PrelimsThe prelims are the introductory pages at the beginning of a book before the actual text itself begins. The prelims will contain a title page, half title page, the copyright page, preface, acknowledgements, forwards, and any other material not forming the main part of the book
PremiumAny paper that is considered better than #1 by its manufacturer
PrepressGeneric term used to describe any process which is carried out on a product prior to it going onto press (litho or digital)
Prepress ProofAny colour proof made using ink jet, toner, dyes or overlays, as compared to a press proof printed using ink. Also called dry proof and off-press proof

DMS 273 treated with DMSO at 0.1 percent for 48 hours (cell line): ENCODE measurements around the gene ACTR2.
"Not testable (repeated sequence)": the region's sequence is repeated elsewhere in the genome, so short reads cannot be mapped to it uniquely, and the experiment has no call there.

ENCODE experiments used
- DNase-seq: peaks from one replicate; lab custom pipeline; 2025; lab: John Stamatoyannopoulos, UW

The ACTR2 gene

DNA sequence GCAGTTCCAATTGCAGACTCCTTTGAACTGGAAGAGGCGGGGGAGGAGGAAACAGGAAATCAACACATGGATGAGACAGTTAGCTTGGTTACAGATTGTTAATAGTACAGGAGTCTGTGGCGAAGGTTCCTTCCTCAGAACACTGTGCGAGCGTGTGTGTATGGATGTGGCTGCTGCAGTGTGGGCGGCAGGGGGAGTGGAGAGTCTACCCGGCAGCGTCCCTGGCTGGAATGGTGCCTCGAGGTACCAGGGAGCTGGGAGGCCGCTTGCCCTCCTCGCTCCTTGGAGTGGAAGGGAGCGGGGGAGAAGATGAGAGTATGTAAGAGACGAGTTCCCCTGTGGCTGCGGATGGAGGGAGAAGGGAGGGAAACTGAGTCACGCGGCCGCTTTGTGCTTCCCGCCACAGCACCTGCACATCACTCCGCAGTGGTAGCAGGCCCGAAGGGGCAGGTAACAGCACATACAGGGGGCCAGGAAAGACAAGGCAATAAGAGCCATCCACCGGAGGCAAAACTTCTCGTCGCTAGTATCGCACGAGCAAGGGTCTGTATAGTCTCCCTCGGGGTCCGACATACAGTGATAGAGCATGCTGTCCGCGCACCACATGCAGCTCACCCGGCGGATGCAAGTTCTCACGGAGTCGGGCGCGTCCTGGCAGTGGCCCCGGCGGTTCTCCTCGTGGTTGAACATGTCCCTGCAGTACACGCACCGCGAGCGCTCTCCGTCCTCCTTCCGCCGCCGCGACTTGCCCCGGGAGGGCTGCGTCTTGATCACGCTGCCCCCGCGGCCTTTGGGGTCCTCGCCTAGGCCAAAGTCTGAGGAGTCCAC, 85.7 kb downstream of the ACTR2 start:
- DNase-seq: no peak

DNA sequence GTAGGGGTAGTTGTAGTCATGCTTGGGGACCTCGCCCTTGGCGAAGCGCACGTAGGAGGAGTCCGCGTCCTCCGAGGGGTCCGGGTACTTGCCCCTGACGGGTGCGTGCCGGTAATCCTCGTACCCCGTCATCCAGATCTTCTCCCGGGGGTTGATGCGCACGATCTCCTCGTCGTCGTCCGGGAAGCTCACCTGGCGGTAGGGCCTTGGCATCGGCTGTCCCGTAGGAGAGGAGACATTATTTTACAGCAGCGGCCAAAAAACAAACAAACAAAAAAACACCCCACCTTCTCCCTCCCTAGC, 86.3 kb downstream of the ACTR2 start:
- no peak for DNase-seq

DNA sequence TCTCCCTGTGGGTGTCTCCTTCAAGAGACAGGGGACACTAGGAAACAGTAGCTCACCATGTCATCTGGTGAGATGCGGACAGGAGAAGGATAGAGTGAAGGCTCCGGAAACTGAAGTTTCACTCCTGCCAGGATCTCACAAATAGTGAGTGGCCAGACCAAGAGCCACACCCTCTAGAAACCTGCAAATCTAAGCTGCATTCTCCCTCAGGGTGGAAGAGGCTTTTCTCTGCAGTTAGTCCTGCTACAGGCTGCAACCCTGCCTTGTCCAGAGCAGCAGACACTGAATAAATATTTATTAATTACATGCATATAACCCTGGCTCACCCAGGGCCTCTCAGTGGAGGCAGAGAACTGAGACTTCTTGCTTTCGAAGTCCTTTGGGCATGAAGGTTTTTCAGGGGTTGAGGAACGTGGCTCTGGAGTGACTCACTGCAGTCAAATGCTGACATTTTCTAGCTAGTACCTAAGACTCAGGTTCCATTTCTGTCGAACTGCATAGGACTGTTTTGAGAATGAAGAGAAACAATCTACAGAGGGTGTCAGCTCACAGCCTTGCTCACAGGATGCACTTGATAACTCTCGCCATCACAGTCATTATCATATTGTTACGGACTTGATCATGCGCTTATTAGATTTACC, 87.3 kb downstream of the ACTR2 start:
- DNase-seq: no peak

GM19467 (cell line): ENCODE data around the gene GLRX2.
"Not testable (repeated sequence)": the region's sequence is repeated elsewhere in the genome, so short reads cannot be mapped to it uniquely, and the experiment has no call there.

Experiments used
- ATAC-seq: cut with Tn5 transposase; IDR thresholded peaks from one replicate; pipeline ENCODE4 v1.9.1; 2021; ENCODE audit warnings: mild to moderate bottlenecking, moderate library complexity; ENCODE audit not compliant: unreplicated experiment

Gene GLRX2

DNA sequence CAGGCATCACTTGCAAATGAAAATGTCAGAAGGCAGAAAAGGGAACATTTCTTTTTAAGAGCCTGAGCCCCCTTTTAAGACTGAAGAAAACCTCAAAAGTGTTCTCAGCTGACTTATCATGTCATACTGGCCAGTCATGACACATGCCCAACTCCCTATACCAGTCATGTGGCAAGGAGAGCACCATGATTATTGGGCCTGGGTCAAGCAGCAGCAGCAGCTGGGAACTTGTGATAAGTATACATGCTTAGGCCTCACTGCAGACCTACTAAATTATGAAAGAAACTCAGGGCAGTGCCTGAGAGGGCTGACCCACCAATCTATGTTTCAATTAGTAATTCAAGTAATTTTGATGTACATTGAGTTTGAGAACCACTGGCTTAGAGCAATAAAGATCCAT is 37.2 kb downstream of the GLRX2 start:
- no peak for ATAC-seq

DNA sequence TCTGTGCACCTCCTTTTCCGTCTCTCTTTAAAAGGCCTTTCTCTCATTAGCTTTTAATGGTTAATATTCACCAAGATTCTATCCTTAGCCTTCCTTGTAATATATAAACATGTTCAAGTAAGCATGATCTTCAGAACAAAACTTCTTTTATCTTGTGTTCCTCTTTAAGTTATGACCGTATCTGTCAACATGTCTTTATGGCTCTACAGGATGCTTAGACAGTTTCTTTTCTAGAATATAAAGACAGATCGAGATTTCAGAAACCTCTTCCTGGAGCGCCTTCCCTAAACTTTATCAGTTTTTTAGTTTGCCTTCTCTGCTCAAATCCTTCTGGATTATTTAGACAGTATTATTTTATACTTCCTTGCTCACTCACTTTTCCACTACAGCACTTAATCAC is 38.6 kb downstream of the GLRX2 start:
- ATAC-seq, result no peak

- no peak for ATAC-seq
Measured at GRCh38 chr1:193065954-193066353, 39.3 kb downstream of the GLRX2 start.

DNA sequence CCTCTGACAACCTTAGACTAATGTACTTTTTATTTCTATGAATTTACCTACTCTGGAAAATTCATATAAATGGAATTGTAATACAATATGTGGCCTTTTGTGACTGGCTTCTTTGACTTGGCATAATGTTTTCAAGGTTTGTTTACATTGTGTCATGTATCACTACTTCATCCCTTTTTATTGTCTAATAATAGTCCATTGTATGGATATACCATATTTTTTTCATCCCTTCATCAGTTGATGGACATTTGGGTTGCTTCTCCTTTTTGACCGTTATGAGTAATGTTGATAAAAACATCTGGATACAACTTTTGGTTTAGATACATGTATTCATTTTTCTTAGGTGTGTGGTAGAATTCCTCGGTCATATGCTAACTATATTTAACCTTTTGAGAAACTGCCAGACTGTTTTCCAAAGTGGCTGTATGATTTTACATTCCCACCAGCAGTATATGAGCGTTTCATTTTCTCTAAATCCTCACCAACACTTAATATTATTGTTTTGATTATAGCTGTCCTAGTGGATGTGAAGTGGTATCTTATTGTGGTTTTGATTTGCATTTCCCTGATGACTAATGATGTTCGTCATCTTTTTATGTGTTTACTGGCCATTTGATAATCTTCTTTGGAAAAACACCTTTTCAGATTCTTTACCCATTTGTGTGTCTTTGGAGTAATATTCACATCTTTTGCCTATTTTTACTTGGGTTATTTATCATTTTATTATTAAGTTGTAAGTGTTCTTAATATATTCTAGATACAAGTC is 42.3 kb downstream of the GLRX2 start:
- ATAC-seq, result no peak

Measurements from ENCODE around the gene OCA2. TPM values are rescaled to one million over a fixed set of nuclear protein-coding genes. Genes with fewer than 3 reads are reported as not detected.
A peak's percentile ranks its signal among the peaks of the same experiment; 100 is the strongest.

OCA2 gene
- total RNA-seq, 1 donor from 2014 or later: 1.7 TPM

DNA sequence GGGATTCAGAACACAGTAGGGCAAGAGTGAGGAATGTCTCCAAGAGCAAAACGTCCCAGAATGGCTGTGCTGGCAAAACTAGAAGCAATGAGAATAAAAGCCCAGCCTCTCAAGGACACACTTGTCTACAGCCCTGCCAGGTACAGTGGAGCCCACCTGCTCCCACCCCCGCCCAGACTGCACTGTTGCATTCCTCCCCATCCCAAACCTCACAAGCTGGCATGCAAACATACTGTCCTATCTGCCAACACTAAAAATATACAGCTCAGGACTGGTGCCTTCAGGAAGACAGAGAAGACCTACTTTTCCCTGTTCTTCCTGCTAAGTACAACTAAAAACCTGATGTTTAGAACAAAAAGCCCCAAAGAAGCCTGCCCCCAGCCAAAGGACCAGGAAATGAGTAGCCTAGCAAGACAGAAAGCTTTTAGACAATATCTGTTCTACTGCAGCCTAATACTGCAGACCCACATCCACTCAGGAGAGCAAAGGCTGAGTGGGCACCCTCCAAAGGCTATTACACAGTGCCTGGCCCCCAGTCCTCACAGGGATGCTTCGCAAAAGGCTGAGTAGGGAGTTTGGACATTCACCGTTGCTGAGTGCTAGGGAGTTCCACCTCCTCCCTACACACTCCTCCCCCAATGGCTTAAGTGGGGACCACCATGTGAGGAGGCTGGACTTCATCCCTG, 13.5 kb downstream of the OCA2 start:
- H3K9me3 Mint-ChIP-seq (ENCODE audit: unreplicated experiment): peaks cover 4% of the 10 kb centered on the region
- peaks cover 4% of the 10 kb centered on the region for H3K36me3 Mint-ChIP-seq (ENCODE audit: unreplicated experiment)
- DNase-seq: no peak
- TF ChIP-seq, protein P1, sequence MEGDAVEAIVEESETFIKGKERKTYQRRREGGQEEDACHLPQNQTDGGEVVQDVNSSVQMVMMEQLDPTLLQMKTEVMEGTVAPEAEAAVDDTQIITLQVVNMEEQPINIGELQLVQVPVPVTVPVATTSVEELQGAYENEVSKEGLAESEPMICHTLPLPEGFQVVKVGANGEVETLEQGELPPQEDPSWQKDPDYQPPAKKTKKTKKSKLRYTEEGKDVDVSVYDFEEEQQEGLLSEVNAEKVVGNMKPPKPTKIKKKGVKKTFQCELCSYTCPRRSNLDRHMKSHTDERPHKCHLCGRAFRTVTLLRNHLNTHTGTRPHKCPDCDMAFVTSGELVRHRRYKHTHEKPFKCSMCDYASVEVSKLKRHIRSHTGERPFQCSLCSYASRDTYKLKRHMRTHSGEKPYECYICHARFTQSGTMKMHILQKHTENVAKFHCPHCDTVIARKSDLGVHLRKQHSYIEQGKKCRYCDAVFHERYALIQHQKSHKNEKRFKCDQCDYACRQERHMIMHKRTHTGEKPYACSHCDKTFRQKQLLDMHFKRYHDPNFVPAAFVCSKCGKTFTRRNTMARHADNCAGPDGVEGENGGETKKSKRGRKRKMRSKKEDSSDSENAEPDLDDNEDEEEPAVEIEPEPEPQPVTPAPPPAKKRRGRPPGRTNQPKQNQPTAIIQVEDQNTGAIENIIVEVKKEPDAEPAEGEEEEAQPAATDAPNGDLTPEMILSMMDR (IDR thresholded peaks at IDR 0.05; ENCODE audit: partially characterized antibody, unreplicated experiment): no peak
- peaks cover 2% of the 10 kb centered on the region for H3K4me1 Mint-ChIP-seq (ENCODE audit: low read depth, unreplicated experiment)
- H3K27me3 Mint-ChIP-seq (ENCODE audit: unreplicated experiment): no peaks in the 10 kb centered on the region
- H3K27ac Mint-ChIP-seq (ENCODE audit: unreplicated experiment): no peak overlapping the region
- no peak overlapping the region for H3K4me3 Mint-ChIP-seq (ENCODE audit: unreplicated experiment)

PreprintTo print portions of sheets that will be used for later over printing
Preprinted FormA cutsheet, fanfolded or continuous-roll form that has been offset printed with constant copy or design onto which variable data can be imaged
Presensitised plateA plate that has been treated with light sensitive coatings by the manufacturer
Press CheckEvent at which make-ready sheets from the press are examined before authorizing full production to begin
Press TimeAmount of time that one printing job spends on press, including time required for make-ready
Price BreakQuantity at which unit cost of paper or printing drops
Primary ColoursIn printing the four primary colours are cyan (blue), magenta (red), yellow and black
Print MediaPrint media refers to the material being used to print on. Typical office print media consists of paper, transparencies, labels, envelopes
PrintabilityThe quality of papers to show reproduced printed images
Printer PairsUsually in the bookwork field, consecutive pages as they appear on a flat or signature
Printer SpreadsMechanicals made so they are imposed for printing, as compared to reader spreads